Saturday, 28 September 2013

A Cornish valley garden

One of the joys of going to Cornwall are the ups and downs and the quintessential Cornish garden has to involve in valley in some way. There are countless to choose from, but for me one of the best has to be Trebah. It pretty much grabs you form the moment you enter the gardens, this is what greats you.

If you can drag your eyes of the view of the valley, you'll notice that the start of the lush foliage is an amazing line of tree ferns.  I believe most of these have been hear since the since and are not recently imported. They are some of the finest specimens you will find in the UK.

It doesn't matter how often I see them they always take my breath away, they are simply stunning.  The brave can run, or roll depending on your age, down to them and start exploring straight away.  The more reserved, can follow one of the winding paths at a more leisurely pace. You are provided with a map that shows all the different paths which you will need to see everything, or you can simply walk down until you come to the beach and then up until you reach the lawn.

There are so many different plants to see, with the garden being split into sections. After the tree ferns, don't worry more photos of them later, if you follow the left hand set of paths you come to the bamboo glen.

There are far to many forms to show them all and the size of the clumps make it impossible to get photos of them. I am going to have to include one of the blue forms in the new garden, being tight clump forming varieties they are perfect for smaller gardens.  I dream of having space for one of the really big ones though.  The one the right had culms the size of my arm. 

Now the stream is a little larger and forms a series of ponds.  You never know what wild life you will come across in these.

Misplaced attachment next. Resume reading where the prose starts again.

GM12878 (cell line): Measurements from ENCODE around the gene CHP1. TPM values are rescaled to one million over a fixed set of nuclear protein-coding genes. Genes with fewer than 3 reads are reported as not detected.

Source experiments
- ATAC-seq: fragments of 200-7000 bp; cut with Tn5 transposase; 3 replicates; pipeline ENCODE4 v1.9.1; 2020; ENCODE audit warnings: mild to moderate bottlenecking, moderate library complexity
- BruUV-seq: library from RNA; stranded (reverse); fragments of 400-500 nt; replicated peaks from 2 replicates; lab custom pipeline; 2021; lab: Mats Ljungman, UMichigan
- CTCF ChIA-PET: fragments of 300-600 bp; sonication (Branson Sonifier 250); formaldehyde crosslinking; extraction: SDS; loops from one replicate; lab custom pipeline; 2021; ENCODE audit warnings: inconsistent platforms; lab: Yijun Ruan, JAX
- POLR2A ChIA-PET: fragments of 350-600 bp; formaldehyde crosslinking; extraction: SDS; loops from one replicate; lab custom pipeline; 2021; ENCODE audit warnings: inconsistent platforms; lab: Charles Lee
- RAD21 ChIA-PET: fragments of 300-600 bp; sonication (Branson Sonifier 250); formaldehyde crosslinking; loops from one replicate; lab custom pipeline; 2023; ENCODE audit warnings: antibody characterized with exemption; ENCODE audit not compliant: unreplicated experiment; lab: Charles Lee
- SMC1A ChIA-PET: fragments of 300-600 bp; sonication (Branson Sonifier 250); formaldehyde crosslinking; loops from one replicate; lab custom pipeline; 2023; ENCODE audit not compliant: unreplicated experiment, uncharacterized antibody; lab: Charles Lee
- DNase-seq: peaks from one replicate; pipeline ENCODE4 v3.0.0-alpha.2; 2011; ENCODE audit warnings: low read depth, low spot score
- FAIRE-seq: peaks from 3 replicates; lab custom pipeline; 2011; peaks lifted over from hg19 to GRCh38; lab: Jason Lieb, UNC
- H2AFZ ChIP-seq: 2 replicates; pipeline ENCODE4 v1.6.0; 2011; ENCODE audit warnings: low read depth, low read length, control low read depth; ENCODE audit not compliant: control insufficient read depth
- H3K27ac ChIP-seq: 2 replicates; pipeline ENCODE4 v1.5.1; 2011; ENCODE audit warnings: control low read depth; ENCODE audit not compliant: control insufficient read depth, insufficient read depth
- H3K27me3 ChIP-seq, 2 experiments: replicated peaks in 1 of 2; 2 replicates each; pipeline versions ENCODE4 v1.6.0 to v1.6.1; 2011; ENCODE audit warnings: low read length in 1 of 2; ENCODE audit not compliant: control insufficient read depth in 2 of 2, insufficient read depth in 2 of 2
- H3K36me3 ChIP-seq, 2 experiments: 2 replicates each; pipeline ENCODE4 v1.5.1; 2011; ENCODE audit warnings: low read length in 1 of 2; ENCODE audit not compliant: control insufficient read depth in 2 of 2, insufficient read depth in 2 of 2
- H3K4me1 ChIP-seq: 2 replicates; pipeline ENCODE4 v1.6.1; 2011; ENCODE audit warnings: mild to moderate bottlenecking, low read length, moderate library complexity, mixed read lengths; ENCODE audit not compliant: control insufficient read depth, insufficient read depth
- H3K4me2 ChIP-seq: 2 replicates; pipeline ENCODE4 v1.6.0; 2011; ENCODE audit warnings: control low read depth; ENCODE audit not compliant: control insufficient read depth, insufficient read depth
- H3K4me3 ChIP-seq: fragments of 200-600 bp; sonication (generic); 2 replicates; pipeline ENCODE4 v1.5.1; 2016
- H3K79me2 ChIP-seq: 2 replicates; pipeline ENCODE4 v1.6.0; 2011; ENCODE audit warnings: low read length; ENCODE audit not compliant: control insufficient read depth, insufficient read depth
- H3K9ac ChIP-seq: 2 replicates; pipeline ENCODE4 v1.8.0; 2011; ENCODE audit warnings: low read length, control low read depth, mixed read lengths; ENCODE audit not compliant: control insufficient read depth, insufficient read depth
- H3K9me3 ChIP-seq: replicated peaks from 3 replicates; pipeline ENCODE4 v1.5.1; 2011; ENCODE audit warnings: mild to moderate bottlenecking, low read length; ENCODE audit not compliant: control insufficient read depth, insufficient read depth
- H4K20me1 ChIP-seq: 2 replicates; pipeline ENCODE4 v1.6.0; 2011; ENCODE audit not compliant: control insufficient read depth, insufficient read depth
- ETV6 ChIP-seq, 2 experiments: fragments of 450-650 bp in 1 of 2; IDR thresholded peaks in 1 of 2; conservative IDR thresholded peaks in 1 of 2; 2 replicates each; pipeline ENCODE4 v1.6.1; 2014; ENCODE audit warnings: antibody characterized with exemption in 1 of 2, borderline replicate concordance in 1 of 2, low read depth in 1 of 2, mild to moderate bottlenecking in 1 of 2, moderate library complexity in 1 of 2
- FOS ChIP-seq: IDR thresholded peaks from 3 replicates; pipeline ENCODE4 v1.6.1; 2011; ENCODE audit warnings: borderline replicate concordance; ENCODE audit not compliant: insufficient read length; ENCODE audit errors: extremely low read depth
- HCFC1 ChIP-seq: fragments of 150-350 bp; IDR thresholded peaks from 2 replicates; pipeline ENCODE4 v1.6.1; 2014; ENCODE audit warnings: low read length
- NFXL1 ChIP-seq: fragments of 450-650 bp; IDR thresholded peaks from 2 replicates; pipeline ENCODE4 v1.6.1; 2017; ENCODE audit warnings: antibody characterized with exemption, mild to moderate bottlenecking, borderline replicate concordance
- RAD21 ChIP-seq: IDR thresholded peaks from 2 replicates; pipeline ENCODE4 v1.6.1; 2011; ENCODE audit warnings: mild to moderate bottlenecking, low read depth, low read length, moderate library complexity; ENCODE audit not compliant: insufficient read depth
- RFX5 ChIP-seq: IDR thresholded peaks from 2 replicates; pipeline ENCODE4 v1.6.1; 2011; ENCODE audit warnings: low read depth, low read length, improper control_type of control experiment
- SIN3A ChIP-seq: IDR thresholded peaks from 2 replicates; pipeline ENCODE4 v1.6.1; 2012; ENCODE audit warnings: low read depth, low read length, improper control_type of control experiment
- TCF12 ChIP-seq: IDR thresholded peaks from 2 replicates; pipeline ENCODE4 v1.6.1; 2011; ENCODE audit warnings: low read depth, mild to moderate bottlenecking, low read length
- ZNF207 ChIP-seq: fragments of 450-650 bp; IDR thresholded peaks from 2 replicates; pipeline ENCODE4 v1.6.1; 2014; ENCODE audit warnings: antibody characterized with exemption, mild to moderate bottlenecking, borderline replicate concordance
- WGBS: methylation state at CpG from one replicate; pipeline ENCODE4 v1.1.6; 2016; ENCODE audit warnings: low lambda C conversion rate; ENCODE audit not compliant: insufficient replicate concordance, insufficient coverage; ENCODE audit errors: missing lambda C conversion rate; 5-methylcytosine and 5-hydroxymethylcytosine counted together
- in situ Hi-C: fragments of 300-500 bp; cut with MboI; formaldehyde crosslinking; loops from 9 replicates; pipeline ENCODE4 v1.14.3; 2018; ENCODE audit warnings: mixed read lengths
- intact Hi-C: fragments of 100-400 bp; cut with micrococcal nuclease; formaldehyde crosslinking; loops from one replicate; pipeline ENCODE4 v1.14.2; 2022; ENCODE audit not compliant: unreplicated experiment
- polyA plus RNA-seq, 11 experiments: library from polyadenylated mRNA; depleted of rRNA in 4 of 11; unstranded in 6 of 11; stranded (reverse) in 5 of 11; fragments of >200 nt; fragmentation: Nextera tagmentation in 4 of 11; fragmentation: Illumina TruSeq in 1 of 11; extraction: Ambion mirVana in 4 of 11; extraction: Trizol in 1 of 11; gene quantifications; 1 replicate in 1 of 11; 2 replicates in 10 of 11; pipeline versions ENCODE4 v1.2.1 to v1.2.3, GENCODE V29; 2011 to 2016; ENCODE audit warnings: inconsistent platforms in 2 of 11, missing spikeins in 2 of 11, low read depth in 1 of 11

The banks of the pools are filled with gunnera. It was hard to get a photo that does them justice, especially when the entire group you are with all hate having their photo taken so you don't have someone to stand under a leaf.

Just beyond these were the hydrangeas, which were had just started to flower when we were there. I hadn't realised there were so many forms and colours.

Then as suddenly as the jungle starts, it opens up and a few steps over a flood defence wall and you are on the beach.  We were there as the gardens opened, and had made our way straight down to the beach where we found 3 generations of a family swimming.  I couldn't help feel how good a way it was to start the day, it was only as they left, that I wondered where they had come from and figure they must be the owners, enjoying their garden before they loose it to the public.

I'm not sure if I had a garden like this and a beach at the bottom, that I would be so generous as to let it be taken over so I couldn't enjoy it myself. But I am glad they do, and at least it seems the manage to sneak some time on their own to enjoy it.

Back up over the wall and up this time the view is up to the house.

There are so many views on the botht he way up and down, if you can stop looking at individual plants that is.

Back up the top of the valley again, and you are back with the tree ferns. There is a large grove of them, with single, double and even a triple trunked specimen. By the look of them, it is so mild that the winter does not finish off the previous years fronds.

The last section is a little stepped section up the side of a sort of water garden. There are some fun neon fish jumping up the waterfalls at the moment.

Finally back up by the lawn it may be the first time you notice that it is covered in succulents and on top of it there is a succulent bank.  Again if I had more space this would be something I had in my garden, a sort of succulent jungle.  It is something I will be trying to replicate on a slightly smaller scale.

With valley gardens like this it is no wonder Cornwall is such a popular place to retire to, when you get fed up with urban living. 

1 comment:

  1. É um esplendido lugar , adro vir aqui e ver suas planta são maravilhosas.